The Zydeco Scream roller coaster stands motionless, and so does the Big Easy Ferris Wheel. Scampering rabbits, slithering snakes and lurking alligators are the only visitors to the abandoned Six Flags amusement park in New Orleans. Once it resounded with children’s laughter and the shrieks of passengers on the thrill rides.
Now the only sound is the drone of the cicadas.
The amusement park on the city’s eastern edge is perhaps the most high-profile, lingering and ghostly reminder of Hurricane Katrina’s devastation. Ever since the levees failed and flooded the city with water in 2005, the park has stood empty, creating a nuisance for neighbors, a target for graffiti artists and an eerie landmark for sightseers.
Now, the city’s mayor says she’s getting close to tearing it all down.
“Right now, I have my sights on the Six Flags site, which we are now running numbers for demolition, really, as I speak,” Mayor LaToya Cantrell told local news reporters in May. She gave no further details on any demolition or redevelopment plans. In response to requests for information, her office released a statement saying an assessment is currently being done to determine the best use for the site, and that the administration is committed to improving the quality of life for residents of New Orleans East.
The park opened in 2000 under the name Jazzland Theme Park, but it went bankrupt in two seasons. Six Flags took over the lease, but then Hurricane Katrina struck, submerging the park and much of the city. The theme park never reopened, and eventually Six Flags went bankrupt. Control of the property went to the Industrial Development Board of the City of New Orleans.
A cracked sign outside reads “Closed for storm,” and a security guard tries to keep people from sneaking inside. Some of the rides are still standing and visible from nearby roadways.
A 2016 analysis commissioned by the board estimated it would cost about $1.3 million to demolish the rides and other infrastructure, such as the Looney Tunes Adventure Area, in the abandoned 162-acre (65.6-hectare) park. And then there’s the question of what to do with the site afterward. Over the years, the city has tried to attract investors to the property but none of the plans have taken off.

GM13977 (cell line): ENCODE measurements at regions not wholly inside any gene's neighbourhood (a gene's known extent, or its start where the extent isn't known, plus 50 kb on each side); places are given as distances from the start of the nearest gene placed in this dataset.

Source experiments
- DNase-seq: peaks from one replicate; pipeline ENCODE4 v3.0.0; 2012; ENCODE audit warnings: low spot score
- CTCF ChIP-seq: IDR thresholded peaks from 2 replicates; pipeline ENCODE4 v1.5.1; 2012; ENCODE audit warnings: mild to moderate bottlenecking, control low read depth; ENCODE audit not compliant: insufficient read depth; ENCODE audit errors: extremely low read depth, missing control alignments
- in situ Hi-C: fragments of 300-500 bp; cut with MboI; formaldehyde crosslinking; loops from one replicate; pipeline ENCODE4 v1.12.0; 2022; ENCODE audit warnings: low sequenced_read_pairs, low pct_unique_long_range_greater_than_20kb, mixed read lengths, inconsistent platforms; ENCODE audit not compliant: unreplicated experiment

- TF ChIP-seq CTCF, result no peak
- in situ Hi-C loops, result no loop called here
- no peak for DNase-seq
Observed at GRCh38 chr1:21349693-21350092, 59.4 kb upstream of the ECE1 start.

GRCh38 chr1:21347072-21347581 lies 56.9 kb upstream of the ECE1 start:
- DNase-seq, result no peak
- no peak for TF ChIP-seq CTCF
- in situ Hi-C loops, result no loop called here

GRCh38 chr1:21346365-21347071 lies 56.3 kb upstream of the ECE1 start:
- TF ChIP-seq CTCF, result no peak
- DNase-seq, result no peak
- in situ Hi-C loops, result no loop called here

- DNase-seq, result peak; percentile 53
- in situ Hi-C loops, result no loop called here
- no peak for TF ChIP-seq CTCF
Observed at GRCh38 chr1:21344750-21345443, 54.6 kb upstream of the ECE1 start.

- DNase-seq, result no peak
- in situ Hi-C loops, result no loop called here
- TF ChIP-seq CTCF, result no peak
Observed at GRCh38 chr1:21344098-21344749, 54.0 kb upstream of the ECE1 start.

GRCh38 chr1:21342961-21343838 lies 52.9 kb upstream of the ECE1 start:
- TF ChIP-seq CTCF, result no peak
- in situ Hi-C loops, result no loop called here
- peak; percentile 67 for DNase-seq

The assessment referenced by the mayor’s office was commissioned by the New Orleans Business Alliance for the city and released in June. It envisions turning the site into a destination for learning about climate change, resiliency and water issues, and for family-friendly activities such as excursions to the nearby Bayou Sauvage National Wildlife Refuge or zip line courses. The analysis also points out the looming threat of coastal land loss that the region faces from the encroaching waters of the Gulf.
With Katrina’s 14th anniversary approaching, many residents are frustrated it’s taken so long to address the park’s future.
The neighborhood has problems with snakes, alligators and wild hogs coming through, says Almarie Carter, who lives nearby. The security tries to keep people out but she says kids still manage to find a way in. She’d like to see it torn down and have something for neighborhood children built in its place.
Instead, it’s a constant reminder of the city’s darkest hour.
“When I exit off the interstate, it sickens me because it is not attractive at all,” she said.
Another resident, Daren Hubbard, was frustrated with the repeated failed efforts to revitalize the area. Hubbard, who’s lived in the area since 1998, says he remembers when the park was built, and people would come in from nearby cities and neighboring Mississippi to visit.
“When this was up and running it was beautiful. The neighborhood, everything around … was booming,” he said. Hubbard said he understands that the mayor can’t save everything: “But that’s been neglected too long.”
Cyndi Nguyen represents the neighborhood on City Council. She lives just a half a mile away and drives by the park daily. Her husband used to work there.
“I remember hearing kids playing, laughing,” she said. “Parents having a great time with their children. The area was very vibrant.”
Since the mayor spoke about demolishing the site, Nguyen’s constituents have been calling for more information. Nguyen thinks it’s premature to begin demolition in case some of the remaining infrastructure might be useful to future investors. She points out that the abandoned lot has had a bit of a second life as a movie set. But she’s encouraged by the mayor’s support for developing the area.
In the meantime, the amusement park still attracts visitors curious — and saddened — to see what’s still standing after all these years. Brian Coppolino was part of a church group from northern Ohio on a mission to the New Orleans area to help rebuild houses. They stopped recently to see the site.
“It’s almost overwhelming and just sad,” he said. “We’re seeing firsthand how long it takes to recover.”
Follow Santana on Twitter @ruskygal .